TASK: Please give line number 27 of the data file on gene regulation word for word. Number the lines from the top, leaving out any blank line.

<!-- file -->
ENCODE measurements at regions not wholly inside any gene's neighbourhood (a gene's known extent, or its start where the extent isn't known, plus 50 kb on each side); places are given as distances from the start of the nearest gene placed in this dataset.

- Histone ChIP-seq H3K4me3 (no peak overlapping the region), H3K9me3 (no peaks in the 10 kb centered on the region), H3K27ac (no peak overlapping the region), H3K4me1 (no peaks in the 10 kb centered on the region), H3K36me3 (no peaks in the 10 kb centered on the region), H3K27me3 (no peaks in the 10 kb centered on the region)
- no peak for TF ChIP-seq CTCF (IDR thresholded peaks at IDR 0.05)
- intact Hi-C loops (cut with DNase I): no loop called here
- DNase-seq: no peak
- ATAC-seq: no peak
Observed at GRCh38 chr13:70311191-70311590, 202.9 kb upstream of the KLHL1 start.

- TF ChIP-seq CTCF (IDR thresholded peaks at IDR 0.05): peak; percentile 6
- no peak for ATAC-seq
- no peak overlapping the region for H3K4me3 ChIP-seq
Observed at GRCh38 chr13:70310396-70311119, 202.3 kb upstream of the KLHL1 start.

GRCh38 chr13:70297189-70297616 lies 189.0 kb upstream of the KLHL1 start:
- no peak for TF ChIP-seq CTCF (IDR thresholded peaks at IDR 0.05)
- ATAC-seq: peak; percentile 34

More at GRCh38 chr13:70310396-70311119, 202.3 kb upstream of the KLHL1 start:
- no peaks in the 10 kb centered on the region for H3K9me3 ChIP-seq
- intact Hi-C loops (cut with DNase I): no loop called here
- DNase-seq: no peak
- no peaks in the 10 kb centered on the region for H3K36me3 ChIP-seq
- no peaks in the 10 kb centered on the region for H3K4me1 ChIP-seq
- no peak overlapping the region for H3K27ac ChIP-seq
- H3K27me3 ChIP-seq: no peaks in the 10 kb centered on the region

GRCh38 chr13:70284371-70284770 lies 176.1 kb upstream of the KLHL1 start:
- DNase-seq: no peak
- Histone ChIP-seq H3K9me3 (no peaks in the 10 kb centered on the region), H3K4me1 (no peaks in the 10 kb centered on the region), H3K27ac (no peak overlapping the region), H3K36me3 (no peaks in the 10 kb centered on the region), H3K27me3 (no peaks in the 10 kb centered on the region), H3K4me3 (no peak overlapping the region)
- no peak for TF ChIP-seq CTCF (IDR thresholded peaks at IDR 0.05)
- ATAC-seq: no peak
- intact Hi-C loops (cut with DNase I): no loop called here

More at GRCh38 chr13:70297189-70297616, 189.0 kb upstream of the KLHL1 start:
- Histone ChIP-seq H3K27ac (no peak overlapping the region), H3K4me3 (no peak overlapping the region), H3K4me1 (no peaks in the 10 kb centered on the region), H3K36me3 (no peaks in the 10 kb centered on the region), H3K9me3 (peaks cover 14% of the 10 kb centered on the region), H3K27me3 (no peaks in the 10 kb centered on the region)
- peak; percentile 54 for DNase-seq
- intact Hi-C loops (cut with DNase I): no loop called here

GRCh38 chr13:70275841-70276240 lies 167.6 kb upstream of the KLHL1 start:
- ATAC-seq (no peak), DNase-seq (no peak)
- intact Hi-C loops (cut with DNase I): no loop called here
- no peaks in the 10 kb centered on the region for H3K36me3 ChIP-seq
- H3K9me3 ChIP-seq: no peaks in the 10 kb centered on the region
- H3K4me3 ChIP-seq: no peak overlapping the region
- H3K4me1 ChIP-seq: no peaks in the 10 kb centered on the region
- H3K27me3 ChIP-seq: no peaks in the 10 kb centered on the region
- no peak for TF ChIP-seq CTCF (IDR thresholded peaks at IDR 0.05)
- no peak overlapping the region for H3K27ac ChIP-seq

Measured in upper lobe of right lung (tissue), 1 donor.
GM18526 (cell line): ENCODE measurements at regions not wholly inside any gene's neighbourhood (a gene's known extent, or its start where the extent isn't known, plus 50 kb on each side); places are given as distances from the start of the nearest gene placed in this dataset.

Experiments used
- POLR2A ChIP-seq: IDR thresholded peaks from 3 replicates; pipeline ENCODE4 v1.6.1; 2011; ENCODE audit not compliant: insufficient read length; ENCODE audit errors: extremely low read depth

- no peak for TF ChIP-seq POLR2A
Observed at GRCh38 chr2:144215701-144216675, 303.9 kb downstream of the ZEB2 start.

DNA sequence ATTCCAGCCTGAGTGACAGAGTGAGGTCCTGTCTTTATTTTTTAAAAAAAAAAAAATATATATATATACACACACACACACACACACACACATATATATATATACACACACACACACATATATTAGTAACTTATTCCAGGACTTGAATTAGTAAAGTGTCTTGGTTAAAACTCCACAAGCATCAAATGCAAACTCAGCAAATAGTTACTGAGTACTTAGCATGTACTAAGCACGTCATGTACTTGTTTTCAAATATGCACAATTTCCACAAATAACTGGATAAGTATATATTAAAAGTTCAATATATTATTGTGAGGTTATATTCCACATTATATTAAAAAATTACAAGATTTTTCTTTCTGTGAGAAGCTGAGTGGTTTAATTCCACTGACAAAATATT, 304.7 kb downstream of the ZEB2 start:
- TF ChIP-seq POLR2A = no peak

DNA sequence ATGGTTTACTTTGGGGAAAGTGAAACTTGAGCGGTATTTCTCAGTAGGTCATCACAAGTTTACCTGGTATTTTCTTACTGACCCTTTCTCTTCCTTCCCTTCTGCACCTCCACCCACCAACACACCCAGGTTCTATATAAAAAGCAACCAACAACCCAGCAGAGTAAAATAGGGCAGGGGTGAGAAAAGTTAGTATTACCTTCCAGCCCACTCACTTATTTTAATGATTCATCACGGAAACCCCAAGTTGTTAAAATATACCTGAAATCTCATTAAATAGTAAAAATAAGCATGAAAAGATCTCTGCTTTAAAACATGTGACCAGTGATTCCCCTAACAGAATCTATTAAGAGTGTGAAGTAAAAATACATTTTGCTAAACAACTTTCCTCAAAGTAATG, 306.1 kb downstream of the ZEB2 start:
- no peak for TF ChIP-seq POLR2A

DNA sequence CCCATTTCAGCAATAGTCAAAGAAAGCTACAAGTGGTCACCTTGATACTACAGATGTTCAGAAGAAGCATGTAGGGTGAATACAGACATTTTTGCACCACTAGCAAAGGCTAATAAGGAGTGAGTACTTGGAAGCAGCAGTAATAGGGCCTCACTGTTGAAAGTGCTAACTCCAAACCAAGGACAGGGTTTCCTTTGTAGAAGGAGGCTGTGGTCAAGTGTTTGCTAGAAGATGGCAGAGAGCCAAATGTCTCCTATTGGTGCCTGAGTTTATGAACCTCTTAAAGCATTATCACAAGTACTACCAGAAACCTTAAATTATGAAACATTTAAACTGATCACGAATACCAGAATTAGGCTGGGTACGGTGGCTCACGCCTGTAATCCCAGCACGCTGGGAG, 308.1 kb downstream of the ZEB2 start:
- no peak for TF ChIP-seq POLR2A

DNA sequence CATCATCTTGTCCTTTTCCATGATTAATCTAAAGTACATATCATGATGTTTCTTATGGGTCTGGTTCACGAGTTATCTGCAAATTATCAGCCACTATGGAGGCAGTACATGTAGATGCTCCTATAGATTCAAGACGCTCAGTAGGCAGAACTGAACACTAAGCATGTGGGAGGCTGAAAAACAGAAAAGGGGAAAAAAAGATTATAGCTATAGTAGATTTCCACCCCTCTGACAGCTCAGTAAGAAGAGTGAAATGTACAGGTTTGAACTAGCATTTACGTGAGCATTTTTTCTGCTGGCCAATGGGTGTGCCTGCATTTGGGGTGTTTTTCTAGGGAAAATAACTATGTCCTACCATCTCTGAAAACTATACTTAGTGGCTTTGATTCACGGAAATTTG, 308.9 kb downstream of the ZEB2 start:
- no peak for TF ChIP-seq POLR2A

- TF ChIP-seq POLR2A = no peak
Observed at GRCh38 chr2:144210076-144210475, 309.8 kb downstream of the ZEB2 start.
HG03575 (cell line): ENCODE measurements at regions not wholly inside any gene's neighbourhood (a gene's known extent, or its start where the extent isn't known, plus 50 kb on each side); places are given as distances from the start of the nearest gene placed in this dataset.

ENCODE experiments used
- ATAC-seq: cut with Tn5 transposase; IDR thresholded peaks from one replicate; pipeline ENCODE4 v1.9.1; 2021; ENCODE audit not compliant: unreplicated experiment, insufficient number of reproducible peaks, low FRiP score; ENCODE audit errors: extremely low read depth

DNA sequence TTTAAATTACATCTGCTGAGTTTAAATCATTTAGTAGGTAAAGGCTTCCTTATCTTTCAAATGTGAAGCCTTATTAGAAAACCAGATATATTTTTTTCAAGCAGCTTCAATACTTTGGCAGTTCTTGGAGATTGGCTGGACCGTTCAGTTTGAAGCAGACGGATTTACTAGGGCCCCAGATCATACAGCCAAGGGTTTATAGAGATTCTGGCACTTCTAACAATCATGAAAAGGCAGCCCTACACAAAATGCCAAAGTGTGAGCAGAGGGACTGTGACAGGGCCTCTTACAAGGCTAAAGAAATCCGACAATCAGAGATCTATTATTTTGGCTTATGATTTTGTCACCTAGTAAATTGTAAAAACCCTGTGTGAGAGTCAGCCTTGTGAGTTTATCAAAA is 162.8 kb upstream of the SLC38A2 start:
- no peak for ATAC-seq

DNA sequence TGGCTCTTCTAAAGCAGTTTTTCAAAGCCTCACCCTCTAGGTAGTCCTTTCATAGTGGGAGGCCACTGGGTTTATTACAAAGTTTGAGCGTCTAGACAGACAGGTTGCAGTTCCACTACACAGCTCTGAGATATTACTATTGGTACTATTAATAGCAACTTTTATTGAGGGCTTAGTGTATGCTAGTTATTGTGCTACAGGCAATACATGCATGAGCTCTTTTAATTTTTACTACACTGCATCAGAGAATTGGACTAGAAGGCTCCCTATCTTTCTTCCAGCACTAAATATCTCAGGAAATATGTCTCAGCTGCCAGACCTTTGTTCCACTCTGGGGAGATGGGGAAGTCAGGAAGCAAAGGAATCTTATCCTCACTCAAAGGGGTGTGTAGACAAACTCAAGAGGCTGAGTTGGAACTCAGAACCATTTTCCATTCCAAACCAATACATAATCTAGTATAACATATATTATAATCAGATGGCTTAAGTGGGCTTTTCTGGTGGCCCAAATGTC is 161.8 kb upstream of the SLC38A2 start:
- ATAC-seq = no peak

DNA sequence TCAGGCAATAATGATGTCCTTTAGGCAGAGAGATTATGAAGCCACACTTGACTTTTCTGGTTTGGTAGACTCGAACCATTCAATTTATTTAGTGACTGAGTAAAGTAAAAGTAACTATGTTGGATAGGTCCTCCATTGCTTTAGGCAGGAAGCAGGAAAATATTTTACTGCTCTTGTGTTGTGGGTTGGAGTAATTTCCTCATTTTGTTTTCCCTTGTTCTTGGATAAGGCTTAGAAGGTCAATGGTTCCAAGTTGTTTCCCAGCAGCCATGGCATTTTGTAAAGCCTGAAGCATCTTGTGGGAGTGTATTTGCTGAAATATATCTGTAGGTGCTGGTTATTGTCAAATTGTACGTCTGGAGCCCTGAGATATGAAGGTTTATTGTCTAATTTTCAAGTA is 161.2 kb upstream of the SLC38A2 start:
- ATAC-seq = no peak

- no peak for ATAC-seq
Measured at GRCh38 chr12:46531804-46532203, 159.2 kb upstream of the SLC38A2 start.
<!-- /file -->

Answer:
- ATAC-seq: no peak